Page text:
We Owe Our Children Family And Community

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“It takes a village to raise a child” was at one time generally understood and practiced in African American communities.  That African tradition survived slavery.  Neighbors kept an eye out for youngsters and youngsters kept an eye out for adult neighbors, especially if they (the youngsters) were making mischief.  In recent years this communal child-rearing practice has declined drastically if not disappeared.  Parents are attempting to rear their children in isolation – not only from community but in too many cases from the other parent.

There are many disadvantages in rearing children in isolation.  Family values are often replaced by those of outsiders.  Youngsters are thrown into alien settings and if they are not sufficiently grounded, they become vulnerable and often victims.  Parent and child are often locked in hostile combat alone inside their home over incidents which others are either experiencing or have handled.  Scarcity of resources accompanies isolation.

Sharing with others creates more resources.  It’s a simple process.  The saying “More hands make the work light” is easily understood and practiced when doing the same thing or a common goal is shared.  We’ve got much work to do in order to look beyond our differences and instead of spending time and energy making each other wrong for the differences, look for what, if anything we share.  If you are a parent of a child from birth to 21, you will find some shared needs.  Having grandchildren in that age range, and given the statistics on youth incarceration and murders, I’ve gotten clear about my focus:  Seeking and Sharing ways that support all youth in knowing (1) that they are loved; (2) their opinions matter;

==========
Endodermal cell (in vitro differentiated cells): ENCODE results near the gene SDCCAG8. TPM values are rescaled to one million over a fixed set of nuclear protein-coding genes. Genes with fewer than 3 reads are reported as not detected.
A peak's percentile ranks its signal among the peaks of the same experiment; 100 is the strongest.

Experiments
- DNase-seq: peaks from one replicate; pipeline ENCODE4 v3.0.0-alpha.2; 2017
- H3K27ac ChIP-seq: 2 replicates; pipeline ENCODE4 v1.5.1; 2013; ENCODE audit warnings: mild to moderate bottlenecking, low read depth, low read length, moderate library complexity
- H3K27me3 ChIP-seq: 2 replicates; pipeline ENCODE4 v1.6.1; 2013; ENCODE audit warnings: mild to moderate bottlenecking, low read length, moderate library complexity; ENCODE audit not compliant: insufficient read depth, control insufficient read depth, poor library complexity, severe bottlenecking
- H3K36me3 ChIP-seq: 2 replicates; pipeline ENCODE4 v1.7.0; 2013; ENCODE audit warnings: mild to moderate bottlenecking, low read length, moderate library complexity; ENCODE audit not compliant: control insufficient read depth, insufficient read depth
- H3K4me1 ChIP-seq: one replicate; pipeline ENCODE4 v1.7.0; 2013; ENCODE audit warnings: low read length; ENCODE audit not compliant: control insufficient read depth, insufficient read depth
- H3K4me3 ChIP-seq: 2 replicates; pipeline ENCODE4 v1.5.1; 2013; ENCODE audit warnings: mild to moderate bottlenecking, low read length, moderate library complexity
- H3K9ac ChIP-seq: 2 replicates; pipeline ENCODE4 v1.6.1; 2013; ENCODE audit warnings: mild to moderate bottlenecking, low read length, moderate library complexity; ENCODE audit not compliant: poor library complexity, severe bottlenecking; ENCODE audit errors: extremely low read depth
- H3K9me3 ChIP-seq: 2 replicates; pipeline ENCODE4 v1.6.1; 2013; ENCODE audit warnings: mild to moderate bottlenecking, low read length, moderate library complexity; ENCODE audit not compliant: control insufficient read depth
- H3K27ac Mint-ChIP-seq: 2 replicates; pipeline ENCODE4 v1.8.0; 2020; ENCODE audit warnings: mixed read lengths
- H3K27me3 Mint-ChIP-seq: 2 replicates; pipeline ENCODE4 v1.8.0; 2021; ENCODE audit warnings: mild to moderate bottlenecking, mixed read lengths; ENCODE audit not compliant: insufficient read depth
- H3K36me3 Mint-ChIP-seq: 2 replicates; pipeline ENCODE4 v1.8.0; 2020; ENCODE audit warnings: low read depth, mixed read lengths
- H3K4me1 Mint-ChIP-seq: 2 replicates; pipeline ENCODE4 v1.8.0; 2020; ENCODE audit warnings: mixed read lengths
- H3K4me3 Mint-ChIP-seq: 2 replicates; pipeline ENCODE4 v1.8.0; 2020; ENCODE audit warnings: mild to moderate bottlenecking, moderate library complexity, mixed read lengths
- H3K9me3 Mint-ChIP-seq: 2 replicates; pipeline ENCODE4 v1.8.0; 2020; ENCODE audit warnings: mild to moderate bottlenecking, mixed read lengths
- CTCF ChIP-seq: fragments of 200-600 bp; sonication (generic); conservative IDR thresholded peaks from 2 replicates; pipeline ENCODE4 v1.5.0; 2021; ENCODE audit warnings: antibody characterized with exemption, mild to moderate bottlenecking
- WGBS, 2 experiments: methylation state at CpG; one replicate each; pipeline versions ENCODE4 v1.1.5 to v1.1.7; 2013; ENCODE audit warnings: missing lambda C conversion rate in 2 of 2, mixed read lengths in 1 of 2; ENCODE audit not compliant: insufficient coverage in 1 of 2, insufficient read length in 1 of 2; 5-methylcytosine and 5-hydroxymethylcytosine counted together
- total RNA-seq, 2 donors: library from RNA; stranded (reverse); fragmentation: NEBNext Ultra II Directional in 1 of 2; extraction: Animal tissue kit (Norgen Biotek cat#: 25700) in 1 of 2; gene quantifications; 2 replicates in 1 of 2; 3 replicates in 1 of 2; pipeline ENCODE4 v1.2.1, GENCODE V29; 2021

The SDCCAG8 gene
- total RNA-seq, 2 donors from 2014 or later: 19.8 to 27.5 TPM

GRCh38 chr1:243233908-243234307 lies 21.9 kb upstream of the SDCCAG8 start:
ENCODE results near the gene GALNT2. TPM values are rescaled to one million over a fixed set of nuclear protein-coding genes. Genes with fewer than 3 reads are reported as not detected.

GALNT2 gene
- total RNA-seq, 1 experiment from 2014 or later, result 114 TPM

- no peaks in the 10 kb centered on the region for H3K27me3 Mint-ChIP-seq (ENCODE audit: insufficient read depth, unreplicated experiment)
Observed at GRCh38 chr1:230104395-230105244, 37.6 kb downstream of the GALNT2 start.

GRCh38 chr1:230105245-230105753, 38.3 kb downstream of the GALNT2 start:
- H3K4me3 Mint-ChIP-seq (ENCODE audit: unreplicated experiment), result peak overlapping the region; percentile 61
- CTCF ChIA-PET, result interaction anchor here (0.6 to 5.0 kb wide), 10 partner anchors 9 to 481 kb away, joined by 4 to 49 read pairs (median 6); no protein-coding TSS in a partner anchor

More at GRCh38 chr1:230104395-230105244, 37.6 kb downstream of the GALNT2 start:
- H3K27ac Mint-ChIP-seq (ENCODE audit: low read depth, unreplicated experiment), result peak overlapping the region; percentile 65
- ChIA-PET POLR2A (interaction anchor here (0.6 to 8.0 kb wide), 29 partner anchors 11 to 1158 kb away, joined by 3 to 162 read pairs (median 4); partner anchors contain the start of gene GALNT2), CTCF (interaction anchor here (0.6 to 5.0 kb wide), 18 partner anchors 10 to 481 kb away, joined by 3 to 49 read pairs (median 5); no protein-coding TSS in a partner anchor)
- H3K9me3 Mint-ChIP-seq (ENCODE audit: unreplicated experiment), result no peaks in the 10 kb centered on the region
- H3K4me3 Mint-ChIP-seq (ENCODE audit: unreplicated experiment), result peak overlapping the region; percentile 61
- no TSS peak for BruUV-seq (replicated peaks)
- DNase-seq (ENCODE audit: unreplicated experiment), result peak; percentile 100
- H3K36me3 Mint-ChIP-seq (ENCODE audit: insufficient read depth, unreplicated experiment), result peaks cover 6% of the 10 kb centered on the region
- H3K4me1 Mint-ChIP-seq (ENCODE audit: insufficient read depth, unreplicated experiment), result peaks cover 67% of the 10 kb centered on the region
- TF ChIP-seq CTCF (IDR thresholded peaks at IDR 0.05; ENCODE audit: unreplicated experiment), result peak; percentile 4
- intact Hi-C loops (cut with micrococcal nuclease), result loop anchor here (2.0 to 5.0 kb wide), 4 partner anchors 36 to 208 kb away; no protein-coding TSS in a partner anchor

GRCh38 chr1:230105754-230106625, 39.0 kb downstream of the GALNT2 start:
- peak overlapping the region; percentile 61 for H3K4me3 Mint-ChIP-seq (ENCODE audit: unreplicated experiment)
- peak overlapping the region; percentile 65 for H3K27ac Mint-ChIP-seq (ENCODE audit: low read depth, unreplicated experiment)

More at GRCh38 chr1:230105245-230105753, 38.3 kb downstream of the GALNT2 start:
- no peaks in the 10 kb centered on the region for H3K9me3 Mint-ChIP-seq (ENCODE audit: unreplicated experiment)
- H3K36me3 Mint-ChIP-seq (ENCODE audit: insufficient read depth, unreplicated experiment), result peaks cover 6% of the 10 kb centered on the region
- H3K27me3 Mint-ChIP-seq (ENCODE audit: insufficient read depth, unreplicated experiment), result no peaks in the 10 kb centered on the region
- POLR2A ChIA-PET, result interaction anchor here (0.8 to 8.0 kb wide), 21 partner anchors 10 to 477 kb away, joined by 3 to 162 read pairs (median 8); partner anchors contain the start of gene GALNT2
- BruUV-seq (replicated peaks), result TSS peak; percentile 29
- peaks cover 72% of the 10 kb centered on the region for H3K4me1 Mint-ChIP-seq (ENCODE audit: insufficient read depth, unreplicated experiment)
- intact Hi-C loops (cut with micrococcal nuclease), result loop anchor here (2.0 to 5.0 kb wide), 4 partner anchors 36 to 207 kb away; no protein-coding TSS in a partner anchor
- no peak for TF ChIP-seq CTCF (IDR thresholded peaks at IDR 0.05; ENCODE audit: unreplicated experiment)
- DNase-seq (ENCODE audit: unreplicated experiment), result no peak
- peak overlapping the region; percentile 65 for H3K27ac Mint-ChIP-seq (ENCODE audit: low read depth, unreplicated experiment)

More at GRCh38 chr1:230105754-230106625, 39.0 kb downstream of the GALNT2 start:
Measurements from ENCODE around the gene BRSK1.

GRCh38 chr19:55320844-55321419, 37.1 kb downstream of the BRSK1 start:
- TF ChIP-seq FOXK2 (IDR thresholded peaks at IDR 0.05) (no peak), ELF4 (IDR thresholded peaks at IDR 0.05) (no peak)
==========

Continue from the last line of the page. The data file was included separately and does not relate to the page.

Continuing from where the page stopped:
(3) their contributions are recognized and appreciated (4) that they are unique souls born with a purpose and gifts to develop and share; (5) they are not compared to another human being.

We adults have work to do – modeling examples of and demonstrating  community – seeking ways to support  neighbors;  recognizing and refusing to engage in gossip (defined as talking about a person in their absence), accepting differences; seeking common concerns, looking for the good in others and acknowledged when found.   A popular trend has been to select our affiliations based on what we’re against.  It’s time to produce some results – evidenced by seeing our youth live, develop and contribute their innate talents to the community.

An invitation and challenge to parents, grandparents, aunts, uncles and other relatives of youth under 21 years old.  Seeking individuals who see the benefits of creating community for our children and ourselves.  Would you share with us your experiences past or present?  Can we
we gather, not physically but mentally and spiritually as a community whose
mission is Creating a community

where each and every child is valued and supported.  Contact parentsnotebook@yahoo.com